New Studies: CA Has 4th-Highest Taxes and 3rd-Worst Business Climate

The newest figures just released by the Tax Foundation show California continues to be one of the highest-taxes states in the country. According to “Facts & Figures 2015: How Does Your State Compare?” the Golden State now ranks fourth-highest for taxation. The only states with higher taxes are Connecticut and New Jersey, tied for the highest; and New York in third place.

A big problem was pointed out to CalWatchdog.com by Esmael Adibi, A. Gary Anderson Center for Economic Research and Anderson Chair of Economic Analysis at Chapman University: Three of our Western States competitors make the Top Ten list of the least-taxed states: Nevada in third place, Utah in 9th and Texas in 10th.

Overall, the state with the least taxes is Louisiana, followed by Mississippi, South Dakota and Tennessee.

Adibi pointed out that California’s high rank derives largely from it having the highest personal income tax in the country, 13.3 percent at the top marginal rate after voters passed Proposition 30 in 2012. “Prop. 30 really pushed us over,” he said.

He added that, despite the Proposition 13 tax limitation measure, California ranked only 14th-best for property-tax collections. If property here cost less, then California would rank much higher. “But property is so expensive, the taxes paid equal the tax rate times the amount you pay for the property,” he calculated.

California also scored low on the overall 2015 State Business Climate Index, with third-worst business climate. Worst of all was New Jersey, followed by Connecticut.

That’s similar to the finding of CEO Magazine’s survey of CEOs, who have ranked California the worst state in which to do business for eight straight years.

And the Kosmont-Rose Institute Cost of Doing Business Survey found, “California dominates the list of the most expensive cities, with a total of 12 cities – nine in Southern California and three in the San Francisco Bay Area. Los Angeles and the San Francisco Bay Area are the two most expensive metropolitan areas in the western United States.”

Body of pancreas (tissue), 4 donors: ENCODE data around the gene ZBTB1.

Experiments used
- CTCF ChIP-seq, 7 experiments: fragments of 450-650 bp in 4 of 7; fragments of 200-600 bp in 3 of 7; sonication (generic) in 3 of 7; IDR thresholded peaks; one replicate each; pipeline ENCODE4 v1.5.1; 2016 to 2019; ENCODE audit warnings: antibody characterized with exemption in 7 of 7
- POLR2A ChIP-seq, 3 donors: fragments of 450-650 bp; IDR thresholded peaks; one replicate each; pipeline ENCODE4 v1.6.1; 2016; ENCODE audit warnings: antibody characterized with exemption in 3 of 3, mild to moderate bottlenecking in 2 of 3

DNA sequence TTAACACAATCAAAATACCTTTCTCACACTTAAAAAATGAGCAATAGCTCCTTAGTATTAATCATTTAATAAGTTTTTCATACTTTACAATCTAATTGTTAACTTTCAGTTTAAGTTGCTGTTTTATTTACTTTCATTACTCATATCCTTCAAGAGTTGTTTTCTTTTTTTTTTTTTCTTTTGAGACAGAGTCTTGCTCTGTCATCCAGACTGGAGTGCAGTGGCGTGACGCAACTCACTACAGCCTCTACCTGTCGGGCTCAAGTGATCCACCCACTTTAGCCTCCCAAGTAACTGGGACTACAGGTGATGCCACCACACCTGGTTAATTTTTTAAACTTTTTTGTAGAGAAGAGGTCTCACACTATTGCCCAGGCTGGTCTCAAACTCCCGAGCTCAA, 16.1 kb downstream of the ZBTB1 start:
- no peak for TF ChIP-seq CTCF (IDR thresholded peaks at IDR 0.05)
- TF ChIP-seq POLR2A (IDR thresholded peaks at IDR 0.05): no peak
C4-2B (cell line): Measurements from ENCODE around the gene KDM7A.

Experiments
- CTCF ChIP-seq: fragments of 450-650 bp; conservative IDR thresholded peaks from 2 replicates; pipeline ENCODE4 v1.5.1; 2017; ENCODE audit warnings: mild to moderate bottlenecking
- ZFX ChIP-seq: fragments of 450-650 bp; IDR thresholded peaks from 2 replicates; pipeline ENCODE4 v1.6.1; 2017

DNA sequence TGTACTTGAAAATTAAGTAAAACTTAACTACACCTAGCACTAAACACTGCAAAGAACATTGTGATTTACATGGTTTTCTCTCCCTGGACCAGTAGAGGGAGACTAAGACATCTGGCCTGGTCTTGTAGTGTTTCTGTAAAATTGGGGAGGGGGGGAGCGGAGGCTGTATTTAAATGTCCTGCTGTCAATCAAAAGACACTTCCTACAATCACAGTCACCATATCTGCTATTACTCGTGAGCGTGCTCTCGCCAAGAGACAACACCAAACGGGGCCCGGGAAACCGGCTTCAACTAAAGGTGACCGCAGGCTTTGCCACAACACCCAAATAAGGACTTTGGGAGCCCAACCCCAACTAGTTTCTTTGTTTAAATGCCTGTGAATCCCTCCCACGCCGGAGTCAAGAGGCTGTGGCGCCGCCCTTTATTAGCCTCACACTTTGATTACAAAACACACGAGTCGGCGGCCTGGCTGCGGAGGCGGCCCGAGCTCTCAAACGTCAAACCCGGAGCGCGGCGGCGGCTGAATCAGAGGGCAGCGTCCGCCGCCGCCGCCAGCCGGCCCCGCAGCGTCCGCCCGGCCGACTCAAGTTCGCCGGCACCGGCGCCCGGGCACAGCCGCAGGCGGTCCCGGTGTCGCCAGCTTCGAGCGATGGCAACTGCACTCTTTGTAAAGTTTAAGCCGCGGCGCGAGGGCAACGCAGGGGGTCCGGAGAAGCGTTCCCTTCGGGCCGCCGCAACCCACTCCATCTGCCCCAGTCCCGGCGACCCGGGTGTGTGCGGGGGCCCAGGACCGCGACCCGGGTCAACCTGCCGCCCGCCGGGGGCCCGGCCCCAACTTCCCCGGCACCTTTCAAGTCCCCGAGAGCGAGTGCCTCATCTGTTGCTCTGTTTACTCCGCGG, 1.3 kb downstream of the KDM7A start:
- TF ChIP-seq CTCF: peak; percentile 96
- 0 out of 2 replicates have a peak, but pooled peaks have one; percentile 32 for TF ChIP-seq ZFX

Leaving the Golden State

California net population outflow“There’s no question high taxes at least affect some people on whether to stay in California or move to a state with lower taxes,” Adibi pointed out. He provided CalWatchdog.com a chart showing “Net Population Outflow and Destination” for California. “Net” means both those coming into the state and those leaving.

From 2005 to 2013: 279,000 Californians left for Texas, 222,500 for Arizona, 157,200 for Oregon, 153,200 for Nevada, 98,300 for Washington State, 76,900 for Colorado and 59,500 for Utah; all other states were 217,500.

Rankings

Some other rankings from the Tax Foundation “Facts & Figures”:

  • Sources of California state and tocal tax collections: 28.1 percent from property tax, 22.3 percent general sales tax, 30 percent individual income tax, 4.3 percent corporate income tax and 15.3 percent all other taxes.
  • Federal aid as a percentage of general state revenue: 25 percent. The national average is 30 percent. That is, California is a “donor state,” it pays more into the federal government than it gets back.
  • State individual income tax receipts per capita: $1,750, ranking fourth; Connecticut was highest, at $2,174.
  • State and local sales tax rate: 7.5 percent, highest of any state. (Some local governments add to that.)
  • State gasoline tax rate per gallon: 45.39 cents, second highest. Pennsylvania is highest, at 50.50 cents.
  • State spirits excise tax rate, per gallon: $3.30, 39th highest; California is Wine Country. The highest was Washington State, at $35.22.
  • Like most states, California exempts groceries from the sales tax. The highest grocery sales tax is Tennesse’s, at 5 percent.
  • California does not have a state inheritance tax, or “death tax.” The highest state rate is Washington State, at up to 20 percent.
  • California state and local debt is $11,094 per capita, 8th highest. At the top is New York, at $17,405.

Originally published by CalWatchdog.com